Proponents have said that a unified group could better serve synagogues and promote awareness of a distinct brand of Judaism. And the hope is that a restructuring would cut costs.
At the JRF national convention last week in Newport Beach, Calif., representatives of congregations from across the country overwhelmingly approved the merger talks.
According to JRF president Robert Barkin, the two sides have until April to hammer out details and come up with a formal merger document, which Reconstructionist congregations would then adopt or reject.
RRC president Rabbi Dan Ehrenkrantz lauded the vote.
The movement's other major arm, the Reconstructionist Rabbinical Association, would not be part of the new organization.
According to the 2009 "Jewish Population Study of Greater Philadelphia," 3 percent of the region's Jews identify as Reconstructionist.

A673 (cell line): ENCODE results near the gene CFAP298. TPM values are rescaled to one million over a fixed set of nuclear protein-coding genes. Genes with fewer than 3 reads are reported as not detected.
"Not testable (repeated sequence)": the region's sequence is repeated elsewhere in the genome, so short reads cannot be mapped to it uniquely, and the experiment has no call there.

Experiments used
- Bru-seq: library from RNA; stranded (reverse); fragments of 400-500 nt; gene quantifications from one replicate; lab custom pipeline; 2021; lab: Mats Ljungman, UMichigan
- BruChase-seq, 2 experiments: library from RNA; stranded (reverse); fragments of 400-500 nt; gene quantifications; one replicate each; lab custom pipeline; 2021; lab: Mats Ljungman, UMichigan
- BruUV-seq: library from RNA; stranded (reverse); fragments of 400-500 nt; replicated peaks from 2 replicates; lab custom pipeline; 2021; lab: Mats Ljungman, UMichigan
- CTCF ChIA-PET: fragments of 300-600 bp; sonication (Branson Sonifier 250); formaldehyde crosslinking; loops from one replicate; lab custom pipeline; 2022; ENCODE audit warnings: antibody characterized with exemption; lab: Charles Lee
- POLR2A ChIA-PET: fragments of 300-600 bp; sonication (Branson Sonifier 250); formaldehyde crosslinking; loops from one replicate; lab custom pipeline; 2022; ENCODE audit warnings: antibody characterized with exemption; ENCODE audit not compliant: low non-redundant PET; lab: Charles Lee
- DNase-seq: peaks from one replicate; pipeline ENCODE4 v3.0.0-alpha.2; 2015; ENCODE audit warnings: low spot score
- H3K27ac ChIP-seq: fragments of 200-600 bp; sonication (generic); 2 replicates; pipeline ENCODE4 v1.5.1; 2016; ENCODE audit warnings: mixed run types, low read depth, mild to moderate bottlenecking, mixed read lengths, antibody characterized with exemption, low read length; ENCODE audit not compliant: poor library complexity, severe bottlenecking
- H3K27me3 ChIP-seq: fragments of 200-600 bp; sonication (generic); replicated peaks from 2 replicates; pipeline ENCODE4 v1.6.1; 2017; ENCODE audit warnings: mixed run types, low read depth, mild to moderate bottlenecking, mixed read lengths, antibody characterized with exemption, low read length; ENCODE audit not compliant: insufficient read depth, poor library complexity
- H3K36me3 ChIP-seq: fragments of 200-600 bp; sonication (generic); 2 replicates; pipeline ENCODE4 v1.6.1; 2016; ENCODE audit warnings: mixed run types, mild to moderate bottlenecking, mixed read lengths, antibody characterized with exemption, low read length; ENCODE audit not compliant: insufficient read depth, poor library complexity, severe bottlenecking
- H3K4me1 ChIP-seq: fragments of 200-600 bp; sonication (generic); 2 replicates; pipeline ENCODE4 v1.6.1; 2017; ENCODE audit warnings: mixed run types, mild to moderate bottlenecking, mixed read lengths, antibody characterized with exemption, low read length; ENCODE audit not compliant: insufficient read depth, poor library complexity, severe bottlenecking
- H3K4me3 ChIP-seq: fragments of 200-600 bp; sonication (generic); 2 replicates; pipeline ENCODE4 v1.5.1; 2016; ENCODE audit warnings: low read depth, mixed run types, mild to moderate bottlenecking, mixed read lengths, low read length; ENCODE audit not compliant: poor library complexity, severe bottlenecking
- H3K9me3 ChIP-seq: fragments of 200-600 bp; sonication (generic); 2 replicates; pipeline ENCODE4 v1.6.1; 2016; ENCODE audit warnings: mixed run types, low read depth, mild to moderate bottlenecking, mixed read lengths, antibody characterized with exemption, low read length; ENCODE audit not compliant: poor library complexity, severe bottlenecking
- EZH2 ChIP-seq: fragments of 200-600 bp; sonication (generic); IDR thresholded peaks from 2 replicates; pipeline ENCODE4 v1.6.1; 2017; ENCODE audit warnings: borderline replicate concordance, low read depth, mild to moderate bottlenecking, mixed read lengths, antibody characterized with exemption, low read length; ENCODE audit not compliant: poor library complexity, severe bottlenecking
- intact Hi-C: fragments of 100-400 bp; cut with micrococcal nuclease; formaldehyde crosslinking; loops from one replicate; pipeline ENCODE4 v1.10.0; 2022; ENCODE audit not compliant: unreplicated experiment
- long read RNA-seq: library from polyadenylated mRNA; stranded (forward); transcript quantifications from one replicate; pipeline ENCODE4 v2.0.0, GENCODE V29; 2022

These efforts at a merger come on the heels of major overhauls within the Reform and Conservative movements aimed at cutting costs and more efficiently serving congregations.
It's been a particularly turbulent time at JRF, which has experienced layoffs and staff turnover within the past two years. Executive vice president Carl Sheingold, JRF's top professional, left his post in August, several months before his contract was set to expire. Barkin, the lay leader, has taken over on an interim basis.
And the college entered this year with a projected $450,000 budget deficit, though officials downplayed its seriousness.
Janet Karp, president of Or Hadash: A Reconstructionist Congregation in Fort Washington, said her board backed the measure. She stated that the two organizations have little choice but to merge if they want to survive.
More than anything, what she wants to see from a stronger organization is an increased effort to spread awareness of the Reconstructionist brand.
While there are no immediate plans to change the movement's label, there needs to be a better understanding of the ideology and history, if Jews are going to seek out Reconstructionist congregations, she said.
"If JRF could meet that need and accomplish that goal," said Karp, "they would be far ahead of where were they are now."